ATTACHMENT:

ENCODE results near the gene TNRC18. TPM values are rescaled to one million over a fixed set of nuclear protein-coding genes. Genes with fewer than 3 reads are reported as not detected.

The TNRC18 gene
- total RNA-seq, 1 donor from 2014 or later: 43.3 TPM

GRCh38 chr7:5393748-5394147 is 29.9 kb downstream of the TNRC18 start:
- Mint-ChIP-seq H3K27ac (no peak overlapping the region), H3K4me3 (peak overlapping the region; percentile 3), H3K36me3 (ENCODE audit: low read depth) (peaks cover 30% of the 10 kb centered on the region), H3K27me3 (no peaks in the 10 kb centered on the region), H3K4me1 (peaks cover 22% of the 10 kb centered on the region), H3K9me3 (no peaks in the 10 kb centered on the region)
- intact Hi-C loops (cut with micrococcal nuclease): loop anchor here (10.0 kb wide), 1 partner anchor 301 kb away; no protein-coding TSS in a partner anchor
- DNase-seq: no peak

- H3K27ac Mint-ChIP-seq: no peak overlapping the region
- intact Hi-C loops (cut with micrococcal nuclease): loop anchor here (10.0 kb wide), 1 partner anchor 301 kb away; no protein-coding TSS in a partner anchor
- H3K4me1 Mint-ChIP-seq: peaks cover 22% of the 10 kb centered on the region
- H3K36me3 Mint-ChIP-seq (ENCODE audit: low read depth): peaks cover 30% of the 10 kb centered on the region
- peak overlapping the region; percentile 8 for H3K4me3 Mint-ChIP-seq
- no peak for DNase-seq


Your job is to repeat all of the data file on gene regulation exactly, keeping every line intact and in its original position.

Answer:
ENCODE results near the gene TNRC18. TPM values are rescaled to one million over a fixed set of nuclear protein-coding genes. Genes with fewer than 3 reads are reported as not detected.

The TNRC18 gene
- total RNA-seq, 1 donor from 2014 or later: 43.3 TPM

GRCh38 chr7:5393748-5394147 is 29.9 kb downstream of the TNRC18 start:
- Mint-ChIP-seq H3K27ac (no peak overlapping the region), H3K4me3 (peak overlapping the region; percentile 3), H3K36me3 (ENCODE audit: low read depth) (peaks cover 30% of the 10 kb centered on the region), H3K27me3 (no peaks in the 10 kb centered on the region), H3K4me1 (peaks cover 22% of the 10 kb centered on the region), H3K9me3 (no peaks in the 10 kb centered on the region)
- intact Hi-C loops (cut with micrococcal nuclease): loop anchor here (10.0 kb wide), 1 partner anchor 301 kb away; no protein-coding TSS in a partner anchor
- DNase-seq: no peak

- H3K27ac Mint-ChIP-seq: no peak overlapping the region
- intact Hi-C loops (cut with micrococcal nuclease): loop anchor here (10.0 kb wide), 1 partner anchor 301 kb away; no protein-coding TSS in a partner anchor
- H3K4me1 Mint-ChIP-seq: peaks cover 22% of the 10 kb centered on the region
- H3K36me3 Mint-ChIP-seq (ENCODE audit: low read depth): peaks cover 30% of the 10 kb centered on the region
- peak overlapping the region; percentile 8 for H3K4me3 Mint-ChIP-seq
- no peak for DNase-seq